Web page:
The novel is notable for its controversial subject: the protagonist & unreliable narrator, a 37–38-year-old literature professor, Humbert Humbert, is obsessed with the 12-year-old Dolores Haze, with whom he becomes sexually involved after he becomes her stepfather.
Ah Nabokov. If only I could bottle up your talent and use it.
There are so many ways that Nabokov could’ve written this story, and so many stylistic techniques he could’ve used to achieve it. The novel is poetic, lyrical, and subtly written and although it’s in third person, it really seems to be written from Humbert’s point of view. You find yourself sympathising with him, and then you become slightly horrified and confused when you realise it.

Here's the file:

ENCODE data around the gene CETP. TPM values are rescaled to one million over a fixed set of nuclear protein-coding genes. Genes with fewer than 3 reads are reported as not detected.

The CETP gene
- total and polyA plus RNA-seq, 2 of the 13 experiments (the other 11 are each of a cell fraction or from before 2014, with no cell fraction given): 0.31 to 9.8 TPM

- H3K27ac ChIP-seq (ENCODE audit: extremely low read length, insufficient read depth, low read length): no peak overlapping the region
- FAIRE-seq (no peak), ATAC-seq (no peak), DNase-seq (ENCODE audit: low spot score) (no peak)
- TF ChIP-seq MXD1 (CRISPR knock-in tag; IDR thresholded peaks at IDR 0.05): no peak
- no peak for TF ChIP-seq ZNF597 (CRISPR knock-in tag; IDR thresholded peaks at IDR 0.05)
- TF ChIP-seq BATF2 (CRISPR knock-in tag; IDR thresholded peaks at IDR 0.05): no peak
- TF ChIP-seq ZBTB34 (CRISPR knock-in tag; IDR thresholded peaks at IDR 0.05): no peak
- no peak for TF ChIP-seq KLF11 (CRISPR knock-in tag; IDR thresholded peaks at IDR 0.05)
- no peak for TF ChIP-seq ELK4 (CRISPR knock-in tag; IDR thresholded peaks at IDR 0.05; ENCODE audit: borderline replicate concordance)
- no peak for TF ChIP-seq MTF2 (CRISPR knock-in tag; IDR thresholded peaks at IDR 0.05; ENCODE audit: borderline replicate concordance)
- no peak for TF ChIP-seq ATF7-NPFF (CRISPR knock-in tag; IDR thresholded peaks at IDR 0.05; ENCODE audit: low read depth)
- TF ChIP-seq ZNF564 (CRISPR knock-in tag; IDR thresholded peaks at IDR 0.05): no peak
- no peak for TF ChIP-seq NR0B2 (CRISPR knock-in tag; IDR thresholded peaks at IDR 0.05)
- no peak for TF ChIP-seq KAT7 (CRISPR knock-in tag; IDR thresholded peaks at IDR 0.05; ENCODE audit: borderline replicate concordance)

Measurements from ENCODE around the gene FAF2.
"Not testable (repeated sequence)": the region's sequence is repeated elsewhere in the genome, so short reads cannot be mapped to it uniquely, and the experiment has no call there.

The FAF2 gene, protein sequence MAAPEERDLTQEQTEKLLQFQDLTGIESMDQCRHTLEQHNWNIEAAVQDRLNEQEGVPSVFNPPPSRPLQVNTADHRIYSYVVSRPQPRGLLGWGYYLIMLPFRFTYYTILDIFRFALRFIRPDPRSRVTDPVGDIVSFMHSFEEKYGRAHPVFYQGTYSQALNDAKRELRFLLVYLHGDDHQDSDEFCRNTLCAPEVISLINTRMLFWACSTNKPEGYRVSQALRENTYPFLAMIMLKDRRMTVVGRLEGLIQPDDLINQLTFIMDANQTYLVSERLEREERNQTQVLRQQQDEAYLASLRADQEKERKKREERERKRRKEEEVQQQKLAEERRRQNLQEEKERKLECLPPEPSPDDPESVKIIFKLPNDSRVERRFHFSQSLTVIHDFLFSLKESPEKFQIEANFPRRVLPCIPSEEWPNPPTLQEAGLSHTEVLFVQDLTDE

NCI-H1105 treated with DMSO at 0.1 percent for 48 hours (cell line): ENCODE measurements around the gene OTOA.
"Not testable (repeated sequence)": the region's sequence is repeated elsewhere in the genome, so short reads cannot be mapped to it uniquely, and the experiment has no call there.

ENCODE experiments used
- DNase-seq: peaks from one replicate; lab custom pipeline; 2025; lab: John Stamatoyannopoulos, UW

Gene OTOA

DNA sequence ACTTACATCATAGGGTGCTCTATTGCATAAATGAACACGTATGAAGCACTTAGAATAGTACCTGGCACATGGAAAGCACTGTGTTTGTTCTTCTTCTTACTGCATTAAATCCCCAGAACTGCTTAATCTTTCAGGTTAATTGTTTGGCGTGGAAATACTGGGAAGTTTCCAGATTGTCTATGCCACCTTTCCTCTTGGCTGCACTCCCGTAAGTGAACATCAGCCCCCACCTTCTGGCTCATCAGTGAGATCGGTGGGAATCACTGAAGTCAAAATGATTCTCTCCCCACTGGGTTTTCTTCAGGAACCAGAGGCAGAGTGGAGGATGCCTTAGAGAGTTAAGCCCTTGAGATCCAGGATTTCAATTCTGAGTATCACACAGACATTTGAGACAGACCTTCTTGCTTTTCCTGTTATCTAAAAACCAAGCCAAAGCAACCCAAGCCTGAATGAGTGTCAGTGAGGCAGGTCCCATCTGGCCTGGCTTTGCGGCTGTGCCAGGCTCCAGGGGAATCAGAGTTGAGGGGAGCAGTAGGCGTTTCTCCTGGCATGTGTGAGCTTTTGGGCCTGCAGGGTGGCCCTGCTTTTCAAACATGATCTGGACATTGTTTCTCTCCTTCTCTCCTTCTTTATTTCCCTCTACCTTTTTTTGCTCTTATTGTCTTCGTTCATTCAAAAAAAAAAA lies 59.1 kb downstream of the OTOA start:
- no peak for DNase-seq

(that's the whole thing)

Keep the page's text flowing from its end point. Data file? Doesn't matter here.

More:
The reader is given a (disturbing) insight into Humbert’s paedophilic desires and not only is Humbert a richly fleshed out, dimensional character, but Lolita is as well. She almost seems to seduce him at times, and then is quite happy to move on when she feels it is the right time.
“I am convinced however, that in a certain magic and fateful way Lolita began with Annabel.”
Humbert’s paranoia and – at times – murderous desires capture a truly disturbed mind willing to do anything to attain and keep Lolita. And then Humbert believes he’s being followed and he and Lolita roadtrip around to various motels and hotels so that they – but mostly he – can remain undetected.
My Score: 9/10